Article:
Srāvastī or Sāvatthī ( Chinese: 舍衛 ), a city of ancient India, was one of the six largest cities in India during Gautama Buddha’s lifetime. Sravasti (ancient Savatthi), the capital of Kosala Mahajanapada , was the biggest town in the Gangetic plains during the Buddha's lifetime. Sravasti was host to the Master for 25 years during the annual vassavasa (rain retreat) when the Sangha congregated at one place.
During the time of Sakyamuni, Sudatta, a rich and pious merchant, lived in Sravasti. While on a visit to Rajgir, he heard the Buddha's sermon and decided to become the Lord's disciple. But he was caught in dilemma and asked the Lord whether he could become a follower without forsaking worldly life. To his query, the Master replied that it was enough that he followed his vocation in a righteous manner.
According to the epic Ramayana, Sravasti was a new city created for Lava (the son of Raghava Rama). Rama divided his Kosala Kingdom into two parts and installed his son Lava at Sravasti and another son Kusha at Kushavati, another town in Kosala. According to the Mahabharata, the origin of Sravasti lies with the legendary king Shravasta. According to Buddhist tradition, the city was called Savatthi because the sage Savattha lived there.
Sudatta invited the Lord to Sravasti and began to look for a suitable place to blind a vihara. A beautiful park at the southern edge of Sravasti attracted his attention. The park belonged to Jeta, son of the king of Sravati, Prasenjit. Jeta demanded that Sudatta cover the entire park with gold coins. Sudatta painstakingly paved every inch of the land with gold. Then Jeta said that since the trees were left uncovered they belonged to him. But finally, he had a change of heart and donated valuable wood to build the Vihara. The park came to be known as Jetavana Vihara after Prince Jeta's donations to the Sangha.
One of the most beautiful spots in Jetavana is under the Anandabodhi tree. An eternal witness to the vicissitudes of history, this sacred tree was brought as a cutting from the Bodhi tree in Anuradhapura in Sri Lanka, which itself grew from a sapling of the original Bodhi tree in Bodh Gaya.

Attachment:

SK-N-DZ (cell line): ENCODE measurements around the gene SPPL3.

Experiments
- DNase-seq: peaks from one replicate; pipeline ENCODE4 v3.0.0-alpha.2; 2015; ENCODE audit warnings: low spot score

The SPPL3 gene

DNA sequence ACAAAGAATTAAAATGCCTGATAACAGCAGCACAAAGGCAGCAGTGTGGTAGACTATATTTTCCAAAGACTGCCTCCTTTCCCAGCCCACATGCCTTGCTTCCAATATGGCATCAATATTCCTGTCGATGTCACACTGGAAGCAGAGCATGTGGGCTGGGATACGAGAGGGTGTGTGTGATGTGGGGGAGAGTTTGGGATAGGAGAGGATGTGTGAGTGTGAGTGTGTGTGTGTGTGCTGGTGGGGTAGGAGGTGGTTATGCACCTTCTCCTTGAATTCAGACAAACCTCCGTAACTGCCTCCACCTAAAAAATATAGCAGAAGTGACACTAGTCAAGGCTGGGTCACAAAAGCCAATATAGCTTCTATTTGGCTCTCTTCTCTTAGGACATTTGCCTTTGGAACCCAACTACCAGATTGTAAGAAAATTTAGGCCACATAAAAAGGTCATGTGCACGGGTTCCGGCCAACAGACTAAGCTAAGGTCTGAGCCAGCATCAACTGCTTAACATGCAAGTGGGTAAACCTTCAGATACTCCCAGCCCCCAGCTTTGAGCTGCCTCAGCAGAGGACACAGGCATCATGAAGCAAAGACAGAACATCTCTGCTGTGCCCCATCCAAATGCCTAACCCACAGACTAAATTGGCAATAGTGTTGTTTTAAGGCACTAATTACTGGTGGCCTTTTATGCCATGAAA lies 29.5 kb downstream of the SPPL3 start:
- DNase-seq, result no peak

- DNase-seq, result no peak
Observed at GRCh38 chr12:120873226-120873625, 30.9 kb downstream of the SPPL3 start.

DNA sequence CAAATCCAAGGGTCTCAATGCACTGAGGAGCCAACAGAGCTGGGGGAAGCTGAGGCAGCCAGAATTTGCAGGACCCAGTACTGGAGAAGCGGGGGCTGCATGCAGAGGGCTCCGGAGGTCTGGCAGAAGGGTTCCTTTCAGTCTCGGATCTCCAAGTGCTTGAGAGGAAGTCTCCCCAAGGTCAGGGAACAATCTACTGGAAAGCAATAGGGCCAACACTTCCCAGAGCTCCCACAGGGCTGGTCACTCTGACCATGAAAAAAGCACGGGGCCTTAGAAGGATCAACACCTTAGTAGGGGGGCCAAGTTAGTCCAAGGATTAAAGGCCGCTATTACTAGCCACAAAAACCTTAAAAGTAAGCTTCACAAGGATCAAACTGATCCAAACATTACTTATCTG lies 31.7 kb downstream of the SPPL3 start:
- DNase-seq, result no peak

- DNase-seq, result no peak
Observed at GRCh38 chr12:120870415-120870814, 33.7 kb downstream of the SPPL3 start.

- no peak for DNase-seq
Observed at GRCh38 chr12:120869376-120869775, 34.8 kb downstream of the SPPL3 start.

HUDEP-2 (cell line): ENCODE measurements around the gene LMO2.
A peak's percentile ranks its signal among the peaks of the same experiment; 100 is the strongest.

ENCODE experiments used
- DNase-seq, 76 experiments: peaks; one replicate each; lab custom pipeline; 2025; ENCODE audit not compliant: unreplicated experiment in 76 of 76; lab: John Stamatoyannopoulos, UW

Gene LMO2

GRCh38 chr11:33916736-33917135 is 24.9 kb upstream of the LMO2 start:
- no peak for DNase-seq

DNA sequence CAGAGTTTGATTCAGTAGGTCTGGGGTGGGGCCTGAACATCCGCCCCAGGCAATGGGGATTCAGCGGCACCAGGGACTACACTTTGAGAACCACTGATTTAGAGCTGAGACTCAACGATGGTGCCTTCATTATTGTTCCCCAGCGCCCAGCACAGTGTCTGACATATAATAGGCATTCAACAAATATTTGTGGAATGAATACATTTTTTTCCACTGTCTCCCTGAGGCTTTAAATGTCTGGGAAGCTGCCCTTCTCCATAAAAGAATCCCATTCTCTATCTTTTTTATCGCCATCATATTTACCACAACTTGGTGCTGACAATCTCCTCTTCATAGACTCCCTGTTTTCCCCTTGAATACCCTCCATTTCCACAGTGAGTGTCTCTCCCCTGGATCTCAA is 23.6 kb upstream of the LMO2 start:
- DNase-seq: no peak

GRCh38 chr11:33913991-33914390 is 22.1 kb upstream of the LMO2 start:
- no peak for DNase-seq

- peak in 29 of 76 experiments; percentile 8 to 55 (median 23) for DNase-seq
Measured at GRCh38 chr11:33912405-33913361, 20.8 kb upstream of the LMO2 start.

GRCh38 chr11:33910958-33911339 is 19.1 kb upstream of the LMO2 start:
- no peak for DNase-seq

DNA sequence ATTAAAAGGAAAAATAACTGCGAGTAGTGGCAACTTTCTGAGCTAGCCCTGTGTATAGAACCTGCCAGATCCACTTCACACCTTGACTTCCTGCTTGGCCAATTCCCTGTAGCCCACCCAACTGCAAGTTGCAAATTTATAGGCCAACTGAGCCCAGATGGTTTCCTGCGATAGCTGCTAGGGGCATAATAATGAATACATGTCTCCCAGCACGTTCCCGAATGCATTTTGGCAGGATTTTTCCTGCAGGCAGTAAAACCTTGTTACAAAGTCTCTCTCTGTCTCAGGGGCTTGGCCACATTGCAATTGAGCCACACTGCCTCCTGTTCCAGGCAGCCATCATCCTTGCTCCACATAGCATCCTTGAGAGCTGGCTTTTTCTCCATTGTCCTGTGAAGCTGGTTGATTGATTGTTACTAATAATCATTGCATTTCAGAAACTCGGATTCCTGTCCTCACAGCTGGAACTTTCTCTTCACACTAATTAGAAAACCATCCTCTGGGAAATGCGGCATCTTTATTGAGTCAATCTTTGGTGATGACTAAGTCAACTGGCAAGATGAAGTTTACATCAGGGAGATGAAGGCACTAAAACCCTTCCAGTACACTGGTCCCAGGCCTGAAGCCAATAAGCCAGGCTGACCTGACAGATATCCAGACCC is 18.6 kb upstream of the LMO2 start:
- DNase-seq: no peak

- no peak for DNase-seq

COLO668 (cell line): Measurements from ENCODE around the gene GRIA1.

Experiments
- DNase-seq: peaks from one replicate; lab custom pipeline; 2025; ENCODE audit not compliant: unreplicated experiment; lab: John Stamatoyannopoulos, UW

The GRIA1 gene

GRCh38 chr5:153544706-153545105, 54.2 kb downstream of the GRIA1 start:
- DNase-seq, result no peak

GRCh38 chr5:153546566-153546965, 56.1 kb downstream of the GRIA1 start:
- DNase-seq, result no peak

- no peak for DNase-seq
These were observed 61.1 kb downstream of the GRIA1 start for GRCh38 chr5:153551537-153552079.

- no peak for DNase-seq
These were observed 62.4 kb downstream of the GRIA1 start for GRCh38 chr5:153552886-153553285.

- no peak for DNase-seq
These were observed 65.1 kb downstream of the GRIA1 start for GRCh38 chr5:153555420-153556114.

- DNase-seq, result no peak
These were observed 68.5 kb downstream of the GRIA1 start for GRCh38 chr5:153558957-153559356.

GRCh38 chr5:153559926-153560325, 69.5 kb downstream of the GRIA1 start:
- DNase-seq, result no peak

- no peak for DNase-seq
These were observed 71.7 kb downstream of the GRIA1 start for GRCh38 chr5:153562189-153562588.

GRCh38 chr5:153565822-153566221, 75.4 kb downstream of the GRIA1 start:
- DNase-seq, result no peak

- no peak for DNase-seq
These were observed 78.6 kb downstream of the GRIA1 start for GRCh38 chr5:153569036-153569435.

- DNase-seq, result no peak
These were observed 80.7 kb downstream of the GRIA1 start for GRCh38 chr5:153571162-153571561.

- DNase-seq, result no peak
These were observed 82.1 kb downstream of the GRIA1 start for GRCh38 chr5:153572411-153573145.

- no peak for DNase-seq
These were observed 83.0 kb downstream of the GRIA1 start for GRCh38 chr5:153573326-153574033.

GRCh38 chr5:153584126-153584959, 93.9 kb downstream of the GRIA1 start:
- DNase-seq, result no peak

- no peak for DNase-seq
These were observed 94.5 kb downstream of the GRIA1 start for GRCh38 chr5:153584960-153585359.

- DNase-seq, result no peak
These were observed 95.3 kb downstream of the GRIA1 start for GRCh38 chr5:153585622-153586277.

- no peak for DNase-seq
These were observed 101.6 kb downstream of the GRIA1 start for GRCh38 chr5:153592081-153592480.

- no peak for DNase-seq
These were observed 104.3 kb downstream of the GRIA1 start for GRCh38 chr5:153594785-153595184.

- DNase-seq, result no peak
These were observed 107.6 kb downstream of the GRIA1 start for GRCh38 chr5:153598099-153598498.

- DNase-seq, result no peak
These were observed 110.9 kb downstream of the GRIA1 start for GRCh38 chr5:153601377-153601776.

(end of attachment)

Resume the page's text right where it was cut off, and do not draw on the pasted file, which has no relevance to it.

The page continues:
Sudatta came to be known as Anathapindika (the incomparable alms giver). He built a magnificent, seven-storied vihara whose grandeur was commented upon by Chinese travellers several centuries later. Jetavana continues to attract pilgrims from all over the world who come here to pray and meditate in its serene atmosphere.
The ruins of Anandakuti and Gandhakuti exude an aure of sacredness because it was here that the Lord stayed during his many visits to Jetavana Vihara. In Sravasti, the Master expounded a major part of the Tripitakas.
It was also in Sravasti that the Lord performed the only miracle of his life in response to a challenge from six non-believers. The Lord levitated on a thousand petalled lotuses, causing fire and water to leap out of his body and multiplied his person in the air.
Close to Jetavana are the Sri Lanka, Chinese, Myanmarese (Burmese) and Thai monasteries and temples. Also worth seeing is the park with a large bell donated by Japanese pilgrims.
Mahet, to the north of Jetavana, was once a heavily fortified city. All that remains are two stupas known locally as Pakki Kuti and Kachchi Kuti; the latter identified as Sudatta's Stupa.
Pakki Kuti is said to be Angulimala's Stupa. Angulimala (literally, necklace of fingers) was a dreaded dacoit who wore a necklace of fingers that were chopped from his victims. One day in a fit of brutal rage he tried to kill his own mother. It was at this moment that the Lord met Angulimala and Sakyamuni's enlightening words had a calming effect on his stone heart. Angulimala decided to give up his evil ways and follow the path of the Lord.
Less than a kilometre away are the ruins of a medieval Jain temple, revered by the Jains as the birthplace of the third Jain Tirthankara, Swayambunatha.
Sankissa is the place where the Buddha descended from heaven along with Lord Brahma and Devraj Indra after giving a discourse his mother, Mayadevi. Emperor Ashoka erected a pillar with an elephant capital to mark this holy spot.
Sankissa is identified with the present village of Basantpur in Farrukhabad district of Uttar Pradesh. Situated on the banks of river Kali, Sankissa is most easily accessible form Agra which 175 kms away on the Agra-Mainpuri road. The nearest railhead is Pakhna, which is 11.5 kms away.
Location and Transport
Situated in Gonda district in eastern Uttar Pradesh, called Sahet-Mahet. The most convenient way to reach Sravasti is via Lucknow, the capital of Uttar Pradesh, which is well connected by air and rail to all parts of India.
Lucknow vis Bahraich - 151 kms
Kapilavastu via Naugarh - 147 kms
Varanasi via Lucknow - 401 kms
Balrampur - 19 kms
Lucknow - 151 kms